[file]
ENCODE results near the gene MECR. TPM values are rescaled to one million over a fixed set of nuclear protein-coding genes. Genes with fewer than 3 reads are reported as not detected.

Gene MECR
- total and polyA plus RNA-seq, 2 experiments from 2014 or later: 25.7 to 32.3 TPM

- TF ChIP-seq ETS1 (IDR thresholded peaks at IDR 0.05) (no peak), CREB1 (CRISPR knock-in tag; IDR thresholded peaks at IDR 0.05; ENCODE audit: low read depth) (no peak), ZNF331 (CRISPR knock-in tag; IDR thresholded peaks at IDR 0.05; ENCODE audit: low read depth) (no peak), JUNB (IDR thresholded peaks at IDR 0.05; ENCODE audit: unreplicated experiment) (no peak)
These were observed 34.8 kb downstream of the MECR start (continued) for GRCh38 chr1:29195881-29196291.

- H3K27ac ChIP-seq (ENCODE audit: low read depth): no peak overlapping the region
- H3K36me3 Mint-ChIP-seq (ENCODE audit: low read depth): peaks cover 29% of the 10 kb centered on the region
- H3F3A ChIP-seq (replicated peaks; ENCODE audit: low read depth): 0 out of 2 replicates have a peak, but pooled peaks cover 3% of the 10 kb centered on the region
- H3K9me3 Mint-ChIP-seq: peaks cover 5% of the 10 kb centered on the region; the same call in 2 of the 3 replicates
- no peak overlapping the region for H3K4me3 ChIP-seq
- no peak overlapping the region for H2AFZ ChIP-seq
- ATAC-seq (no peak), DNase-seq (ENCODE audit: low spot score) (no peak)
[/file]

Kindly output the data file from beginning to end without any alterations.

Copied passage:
ENCODE results near the gene MECR. TPM values are rescaled to one million over a fixed set of nuclear protein-coding genes. Genes with fewer than 3 reads are reported as not detected.

Gene MECR
- total and polyA plus RNA-seq, 2 experiments from 2014 or later: 25.7 to 32.3 TPM

- TF ChIP-seq ETS1 (IDR thresholded peaks at IDR 0.05) (no peak), CREB1 (CRISPR knock-in tag; IDR thresholded peaks at IDR 0.05; ENCODE audit: low read depth) (no peak), ZNF331 (CRISPR knock-in tag; IDR thresholded peaks at IDR 0.05; ENCODE audit: low read depth) (no peak), JUNB (IDR thresholded peaks at IDR 0.05; ENCODE audit: unreplicated experiment) (no peak)
These were observed 34.8 kb downstream of the MECR start (continued) for GRCh38 chr1:29195881-29196291.

- H3K27ac ChIP-seq (ENCODE audit: low read depth): no peak overlapping the region
- H3K36me3 Mint-ChIP-seq (ENCODE audit: low read depth): peaks cover 29% of the 10 kb centered on the region
- H3F3A ChIP-seq (replicated peaks; ENCODE audit: low read depth): 0 out of 2 replicates have a peak, but pooled peaks cover 3% of the 10 kb centered on the region
- H3K9me3 Mint-ChIP-seq: peaks cover 5% of the 10 kb centered on the region; the same call in 2 of the 3 replicates
- no peak overlapping the region for H3K4me3 ChIP-seq
- no peak overlapping the region for H2AFZ ChIP-seq
- ATAC-seq (no peak), DNase-seq (ENCODE audit: low spot score) (no peak)